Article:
Millie's Guide Public

Millie's Guide to LinkedIn for International Students

Millie's Guide to LinkedIn for International Students

“You know the feeling when you DM your favorite influencer and they “like” or respond to your message? This can happen on LinkedIn too.”

Do you know how to create a LinkedIn profile that stands out? If you are interested in setting yourself up for career success while still in high school, get started with our top tips on how to get the most out of this powerful professional networking tool early on.

Tip 1: Start early.

If you think LinkedIn is only for older people, think again! According to the latest LinkedIn statistics, 51% of US college graduates are on LinkedIn, and there are 46 million students globally. A great way to get started is to include a professional photo, list your school, skills (e.g., public speaking, programming languages), and volunteer work. Start early to familiarize yourself with the platform and begin building your network, not last minute when you're graduating and need a job.

“There are 46 million students on LinkedIn globally”

Tip 2: Be a power user by following and engaging with your top 20 favorite influencers and companies.

Did you know that LinkedIn incentivizes its more active users by showing them a greater number of potential connections and networking opportunities? For instance, let's say two people search for "Spotify Data Scientist." The active user will see more search results with names and full information, whereas the less active user will see many anonymous results (headlines showing as "LinkedIn member" as opposed to the person’s name).

In order to maximize the benefits of LinkedIn, you need to increase your daily activity. In addition to connecting with all your contacts (your parents, school teachers, friends, relatives, you name it!), it's also important to follow your favorite business influencers (e.g., Bill Gates, Barack Obama) and businesses (e.g., Spotify, Tesla) and engage with them via comments, likes, and shares. This will not only increase your industry knowledge but will also boost your LinkedIn user score.


Mark Cuban sharing news about companies from Shark Tank.

“Don’t waste space discussing things that are listed further down on your profile.”

Tip 3: Add a summary of who you are in the ‘About’ section.

There are 700 million users and 50 million companies from over 200 countries, with 20 million open jobs listed. Needless to say, LinkedIn is an incredible place to network, but it also means that you need to make your profile stand out. Don't waste space discussing things that are listed further down on your profile; be clear and succinct about who you are, what you are interested in, and what you want the world to know about you. The 'About' section is also a good place to state what you're looking for, such as volunteering or internship opportunities in a specific field.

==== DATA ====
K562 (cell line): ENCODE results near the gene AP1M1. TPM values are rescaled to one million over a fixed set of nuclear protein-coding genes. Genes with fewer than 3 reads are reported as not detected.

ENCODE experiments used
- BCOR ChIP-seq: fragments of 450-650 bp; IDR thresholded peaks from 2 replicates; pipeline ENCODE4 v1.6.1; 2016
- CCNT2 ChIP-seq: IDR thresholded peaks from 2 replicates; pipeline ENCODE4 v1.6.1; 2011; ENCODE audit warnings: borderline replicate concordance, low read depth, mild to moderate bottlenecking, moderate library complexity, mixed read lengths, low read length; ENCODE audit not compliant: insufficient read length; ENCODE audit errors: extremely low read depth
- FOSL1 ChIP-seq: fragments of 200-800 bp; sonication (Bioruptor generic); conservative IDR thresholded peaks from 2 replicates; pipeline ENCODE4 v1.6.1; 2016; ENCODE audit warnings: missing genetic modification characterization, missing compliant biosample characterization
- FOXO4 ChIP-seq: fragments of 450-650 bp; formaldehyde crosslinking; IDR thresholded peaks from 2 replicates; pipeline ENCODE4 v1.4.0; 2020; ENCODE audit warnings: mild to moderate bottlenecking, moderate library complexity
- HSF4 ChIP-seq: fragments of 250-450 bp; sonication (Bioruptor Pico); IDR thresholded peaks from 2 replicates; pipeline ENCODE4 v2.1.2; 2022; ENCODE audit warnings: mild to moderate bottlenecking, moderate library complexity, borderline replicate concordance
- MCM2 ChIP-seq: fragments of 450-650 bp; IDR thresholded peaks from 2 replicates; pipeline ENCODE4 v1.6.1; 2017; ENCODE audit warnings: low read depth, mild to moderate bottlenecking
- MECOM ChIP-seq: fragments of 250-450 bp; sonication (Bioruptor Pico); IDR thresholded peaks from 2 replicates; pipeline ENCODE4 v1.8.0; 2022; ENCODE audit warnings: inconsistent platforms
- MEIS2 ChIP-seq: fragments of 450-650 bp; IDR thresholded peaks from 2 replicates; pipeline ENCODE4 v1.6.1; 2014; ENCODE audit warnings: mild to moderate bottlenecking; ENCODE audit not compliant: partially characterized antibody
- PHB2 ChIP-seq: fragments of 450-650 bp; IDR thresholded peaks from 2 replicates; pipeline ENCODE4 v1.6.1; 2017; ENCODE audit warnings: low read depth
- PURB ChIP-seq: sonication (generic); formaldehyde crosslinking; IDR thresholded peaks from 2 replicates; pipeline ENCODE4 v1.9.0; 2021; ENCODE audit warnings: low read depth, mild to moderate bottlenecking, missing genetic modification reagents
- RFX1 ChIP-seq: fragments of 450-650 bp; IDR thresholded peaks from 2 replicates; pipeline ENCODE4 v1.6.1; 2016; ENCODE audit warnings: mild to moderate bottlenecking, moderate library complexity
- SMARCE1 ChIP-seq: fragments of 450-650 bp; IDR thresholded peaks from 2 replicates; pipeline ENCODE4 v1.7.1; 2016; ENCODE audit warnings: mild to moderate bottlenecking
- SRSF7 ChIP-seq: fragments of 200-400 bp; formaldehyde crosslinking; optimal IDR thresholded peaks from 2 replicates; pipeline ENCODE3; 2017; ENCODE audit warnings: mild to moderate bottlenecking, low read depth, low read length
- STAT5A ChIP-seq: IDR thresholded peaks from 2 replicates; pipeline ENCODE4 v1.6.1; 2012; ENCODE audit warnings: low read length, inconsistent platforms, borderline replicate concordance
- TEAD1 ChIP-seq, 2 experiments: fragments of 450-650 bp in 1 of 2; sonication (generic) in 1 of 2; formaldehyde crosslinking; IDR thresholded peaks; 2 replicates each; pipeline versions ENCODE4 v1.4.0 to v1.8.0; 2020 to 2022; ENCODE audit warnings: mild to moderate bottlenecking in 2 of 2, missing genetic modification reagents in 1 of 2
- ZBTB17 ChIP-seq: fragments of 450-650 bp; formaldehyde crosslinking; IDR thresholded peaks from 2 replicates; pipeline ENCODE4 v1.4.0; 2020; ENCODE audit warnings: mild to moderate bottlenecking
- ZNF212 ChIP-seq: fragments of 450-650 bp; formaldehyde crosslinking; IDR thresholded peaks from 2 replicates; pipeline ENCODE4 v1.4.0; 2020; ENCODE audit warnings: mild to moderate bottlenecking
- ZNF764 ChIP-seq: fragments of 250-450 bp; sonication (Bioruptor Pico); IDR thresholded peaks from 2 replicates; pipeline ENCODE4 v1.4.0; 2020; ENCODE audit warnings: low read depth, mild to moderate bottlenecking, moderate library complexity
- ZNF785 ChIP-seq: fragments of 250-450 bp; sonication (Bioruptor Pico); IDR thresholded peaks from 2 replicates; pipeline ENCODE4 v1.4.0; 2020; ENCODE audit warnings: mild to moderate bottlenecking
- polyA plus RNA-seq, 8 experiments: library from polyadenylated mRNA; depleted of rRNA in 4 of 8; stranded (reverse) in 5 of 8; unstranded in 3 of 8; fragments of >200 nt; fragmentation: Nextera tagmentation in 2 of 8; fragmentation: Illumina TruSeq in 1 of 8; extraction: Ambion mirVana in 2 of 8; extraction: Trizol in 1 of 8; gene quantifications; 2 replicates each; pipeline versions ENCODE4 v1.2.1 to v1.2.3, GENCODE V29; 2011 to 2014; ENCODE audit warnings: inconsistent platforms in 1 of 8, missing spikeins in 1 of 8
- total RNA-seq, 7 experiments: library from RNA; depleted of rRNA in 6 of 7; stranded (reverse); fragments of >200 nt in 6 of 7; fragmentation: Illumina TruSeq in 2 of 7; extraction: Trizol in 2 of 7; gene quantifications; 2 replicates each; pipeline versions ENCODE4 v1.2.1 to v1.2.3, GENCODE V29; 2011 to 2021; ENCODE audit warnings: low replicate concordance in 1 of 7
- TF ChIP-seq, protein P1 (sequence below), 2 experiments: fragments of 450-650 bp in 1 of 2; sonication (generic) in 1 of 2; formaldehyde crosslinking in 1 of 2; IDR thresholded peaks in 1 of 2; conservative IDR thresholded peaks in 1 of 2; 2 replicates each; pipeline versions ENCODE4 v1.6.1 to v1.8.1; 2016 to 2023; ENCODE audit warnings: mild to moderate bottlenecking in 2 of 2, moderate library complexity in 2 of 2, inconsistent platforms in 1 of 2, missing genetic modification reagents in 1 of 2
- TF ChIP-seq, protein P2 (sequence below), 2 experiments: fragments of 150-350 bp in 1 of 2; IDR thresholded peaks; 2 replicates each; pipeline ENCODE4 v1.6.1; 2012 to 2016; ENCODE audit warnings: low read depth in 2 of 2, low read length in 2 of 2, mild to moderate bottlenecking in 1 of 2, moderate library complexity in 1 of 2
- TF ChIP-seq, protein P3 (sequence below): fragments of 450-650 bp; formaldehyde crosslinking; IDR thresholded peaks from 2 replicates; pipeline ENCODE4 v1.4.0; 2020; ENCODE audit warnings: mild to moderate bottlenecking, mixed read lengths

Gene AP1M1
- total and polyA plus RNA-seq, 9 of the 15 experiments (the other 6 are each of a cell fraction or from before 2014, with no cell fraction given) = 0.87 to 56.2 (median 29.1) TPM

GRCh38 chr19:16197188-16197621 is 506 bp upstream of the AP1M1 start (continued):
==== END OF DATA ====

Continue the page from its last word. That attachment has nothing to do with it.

Oscar, one of Millie’s former interns’ about section

Tip 4: Provide a descriptive, clear explanation of what your school, awards, and organizations represent.

As an international student, your activities will likely be from overseas. As a result, it might not be easy for a future employer, mentor, or connection to understand, so it's always extremely helpful to provide a short description of what the activity entails.


“The biggest stationary hackathon in Europe” helps the reader to understand the scale of the competition and therefore your skillset.

Tip 5: Reach out to 20 people, and ask a specific question that takes them less than 5 minutes to answer.

You know the feeling when you DM your favorite influencers on Instagram and they “like” or respond to your message?

This can happen on LinkedIn too. This is the hardest but also the most rewarding part because you need to be comfortable and confident in reaching out. Now that you are part of this amazing professional network, we recommend you find 20 people you'd like to get to know (but don't already know) and ask them to connect and have a Zoom call! You might be surprised how many will actually say yes if you apply the following technique:

  • Asking too broad a question, such as "How do I get into data science?", will often be ignored—not because they want to ignore it, but because they don't know where to start answering it!
  • Craft a friendly, tailored message when asking to connect. If you want to build digital relationships with your role models, make your questions specific. Ask a question that you estimate will take less than 5 minutes for them to answer.
  • If you get on that 30-minute call, great. Make sure you have 5-10 specific questions prepared.

“Have a question ready that takes 5 minutes to answer.”

Watch the original webinar, Millie's Guide to LinkedIn (for HS students), and be sure to follow us on LinkedIn ;).